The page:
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…on the wall. And she knows I’m a vegetarian!

Mentor meetings are most productive when they increase your professional and personal focus, not increase your anxiety and crazy. If you find it hard to open up when Fifi’s stuffed head grins at you from across the room, it might be a good idea to look into finding a mentor who is not into taxidermy. Keep in mind why you sought a mentor.

Was it because of what Alan Greenspan said? agreenspanThe true measure of a career is to be able to be content, even proud, that you succeeded through your own endeavors without leaving a trail of casualties in your wake.

…your therapist, financial planner, mentor, spiritual advisor, or life coach:

  1. Insists on playing country rap music for your background sound in your intake session.
  2. Exhibits caricature sketches of you in the waiting room.
  3. Has a photo album in the waiting room table of his successful teeth extractions.

Skidoo as fast as you can.

bonsaiAs a rule of thumb, a professional’s office decor includes nature scenes and flying birds. Sea gull themes are popular, too.


Teddy bears and bonsai trees are good also.

Conversely, prominent displays of switchblades, or coffee table books such as Plastic Surgery Blunders: The Photo Review, or shrines to the professional’s mother (no matter how small the shrine) are not recommended and should be viewed skeptically.

Use the following information to your advantage. Just as you may not want to talk to your plate-collecting neighbor about same-sex unions, or your favorite Public Television episodes on stem cell research, you’ll want to limit your intimate disclosures to the therapist who displays her collection of antique toothbrushes, or notebooks with lists by her other clients of their greatest fears.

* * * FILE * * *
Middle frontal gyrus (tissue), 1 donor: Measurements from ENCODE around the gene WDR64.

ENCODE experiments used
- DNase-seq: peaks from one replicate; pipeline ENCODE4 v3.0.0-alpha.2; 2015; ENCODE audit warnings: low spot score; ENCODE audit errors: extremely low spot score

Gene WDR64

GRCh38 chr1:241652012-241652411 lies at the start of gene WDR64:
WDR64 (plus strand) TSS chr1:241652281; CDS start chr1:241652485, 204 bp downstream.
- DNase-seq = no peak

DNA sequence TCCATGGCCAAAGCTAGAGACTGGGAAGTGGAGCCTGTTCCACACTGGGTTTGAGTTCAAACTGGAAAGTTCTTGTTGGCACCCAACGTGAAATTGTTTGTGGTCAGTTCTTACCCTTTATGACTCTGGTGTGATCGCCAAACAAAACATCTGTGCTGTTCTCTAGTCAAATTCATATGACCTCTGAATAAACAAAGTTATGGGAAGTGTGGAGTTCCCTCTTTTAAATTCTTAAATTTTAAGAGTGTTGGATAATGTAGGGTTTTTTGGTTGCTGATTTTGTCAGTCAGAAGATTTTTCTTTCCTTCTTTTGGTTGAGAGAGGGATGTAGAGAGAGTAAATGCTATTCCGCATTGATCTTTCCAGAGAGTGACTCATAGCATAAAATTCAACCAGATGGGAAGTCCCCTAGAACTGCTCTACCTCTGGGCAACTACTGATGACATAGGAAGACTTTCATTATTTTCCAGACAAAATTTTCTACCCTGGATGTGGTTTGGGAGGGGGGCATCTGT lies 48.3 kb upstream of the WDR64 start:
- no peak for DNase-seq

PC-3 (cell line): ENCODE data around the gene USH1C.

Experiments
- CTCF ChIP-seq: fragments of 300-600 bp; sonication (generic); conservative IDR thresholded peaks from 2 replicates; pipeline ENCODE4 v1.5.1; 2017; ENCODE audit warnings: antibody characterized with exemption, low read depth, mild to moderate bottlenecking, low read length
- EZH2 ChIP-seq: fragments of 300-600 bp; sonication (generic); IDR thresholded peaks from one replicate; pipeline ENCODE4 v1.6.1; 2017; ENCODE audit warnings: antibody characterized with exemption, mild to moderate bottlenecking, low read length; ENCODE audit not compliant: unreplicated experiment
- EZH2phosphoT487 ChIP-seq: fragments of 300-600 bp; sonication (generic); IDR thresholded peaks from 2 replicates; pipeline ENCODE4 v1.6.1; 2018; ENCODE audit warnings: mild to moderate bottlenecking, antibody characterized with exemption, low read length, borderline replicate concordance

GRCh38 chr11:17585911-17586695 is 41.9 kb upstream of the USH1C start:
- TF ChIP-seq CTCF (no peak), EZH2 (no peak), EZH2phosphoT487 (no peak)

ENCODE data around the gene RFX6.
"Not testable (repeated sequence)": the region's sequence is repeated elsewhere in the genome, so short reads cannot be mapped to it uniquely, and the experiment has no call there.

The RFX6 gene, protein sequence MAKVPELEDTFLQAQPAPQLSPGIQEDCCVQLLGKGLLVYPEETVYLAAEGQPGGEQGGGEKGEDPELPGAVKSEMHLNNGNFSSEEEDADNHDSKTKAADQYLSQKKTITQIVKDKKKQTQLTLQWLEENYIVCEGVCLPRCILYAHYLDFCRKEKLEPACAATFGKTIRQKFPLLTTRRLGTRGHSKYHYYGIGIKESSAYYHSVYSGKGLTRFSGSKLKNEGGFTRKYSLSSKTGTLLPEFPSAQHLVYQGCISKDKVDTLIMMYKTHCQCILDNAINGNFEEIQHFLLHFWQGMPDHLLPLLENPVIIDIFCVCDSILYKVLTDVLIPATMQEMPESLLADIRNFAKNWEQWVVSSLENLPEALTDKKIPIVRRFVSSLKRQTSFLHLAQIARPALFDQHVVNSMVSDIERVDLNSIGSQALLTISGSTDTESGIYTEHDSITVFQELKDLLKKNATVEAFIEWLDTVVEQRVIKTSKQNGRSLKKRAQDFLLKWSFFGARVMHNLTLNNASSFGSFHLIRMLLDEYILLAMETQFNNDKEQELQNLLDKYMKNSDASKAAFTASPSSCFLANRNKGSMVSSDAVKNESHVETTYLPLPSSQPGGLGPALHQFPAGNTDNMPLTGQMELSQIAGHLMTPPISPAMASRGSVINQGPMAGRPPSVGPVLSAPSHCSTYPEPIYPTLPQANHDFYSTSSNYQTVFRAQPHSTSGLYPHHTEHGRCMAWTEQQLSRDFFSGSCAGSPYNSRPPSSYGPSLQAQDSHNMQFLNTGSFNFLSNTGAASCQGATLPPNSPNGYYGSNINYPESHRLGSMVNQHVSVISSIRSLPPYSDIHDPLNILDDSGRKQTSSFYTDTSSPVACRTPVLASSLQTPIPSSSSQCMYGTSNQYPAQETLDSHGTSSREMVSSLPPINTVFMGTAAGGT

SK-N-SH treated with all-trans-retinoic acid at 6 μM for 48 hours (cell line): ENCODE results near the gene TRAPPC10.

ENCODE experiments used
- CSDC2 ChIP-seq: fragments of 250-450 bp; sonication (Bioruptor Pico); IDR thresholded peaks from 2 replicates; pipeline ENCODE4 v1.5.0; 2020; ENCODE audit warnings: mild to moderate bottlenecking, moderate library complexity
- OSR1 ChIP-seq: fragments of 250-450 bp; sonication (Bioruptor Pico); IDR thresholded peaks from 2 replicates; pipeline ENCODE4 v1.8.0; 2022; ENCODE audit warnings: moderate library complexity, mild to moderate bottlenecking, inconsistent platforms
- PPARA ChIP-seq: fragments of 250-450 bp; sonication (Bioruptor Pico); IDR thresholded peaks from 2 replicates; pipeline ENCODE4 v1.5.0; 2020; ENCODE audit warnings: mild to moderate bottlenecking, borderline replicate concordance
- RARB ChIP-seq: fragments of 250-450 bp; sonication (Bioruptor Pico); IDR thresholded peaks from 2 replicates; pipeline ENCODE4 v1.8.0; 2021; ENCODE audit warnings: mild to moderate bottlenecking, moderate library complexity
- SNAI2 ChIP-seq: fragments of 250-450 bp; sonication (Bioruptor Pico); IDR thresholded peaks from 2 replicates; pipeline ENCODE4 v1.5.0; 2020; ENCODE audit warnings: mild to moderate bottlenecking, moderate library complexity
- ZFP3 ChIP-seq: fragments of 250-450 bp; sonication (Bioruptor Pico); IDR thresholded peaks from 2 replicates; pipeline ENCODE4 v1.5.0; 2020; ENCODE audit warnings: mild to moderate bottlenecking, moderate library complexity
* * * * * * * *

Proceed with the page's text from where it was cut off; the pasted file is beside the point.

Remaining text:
Office décor tells a lot about a person much in the same way home décor says a lot about a family. Between Martha Stewart and Home Depot, there’s no excuse for the average bloke to go without making a major décor statement these days. Besides no money. Or bad taste.

Just as you want to limit your exposure to that neighbor who displays the complete Ann Coulter or Tim O’Reilly decorative plate collection, accompanied by the matching towel set, you’ll also want to pay attention to the décor in any of your professional advisors’ offices.

The above-mentioned, by the way, clearly do not live by the Dalai Lama’s words: “Our prime purpose in this life is to help others. And if you can’t help them, at least don’t hurt them.” dalailama

Listen, you are not in some hip downtown club, the cocktails are not fifteen dollars and you are not waiting at the end of the bar for some guy to buy you a drink. You’re at your therapist’s office. It’s fine for him to charge an exorbitant hourly rate, provided that he provides quality service. That service should include high returns on the dollar, though, and maybe some nature sound therapy, perhaps some green tea or coffee, and yes, a place to put your coat. For free.

coatcheck jacket-coathook

Look for any of the signs offered throughout this blog, and if you get a glimpse of even one of these quirks in any one of your advisors or gurus, all you have to do is pull out your notes and use this as your personal reference guide to double-check your instincts, as you ask yourself: is it time to pull the plug, or not? Time to ace out your therapist, life coach, or financial advisor.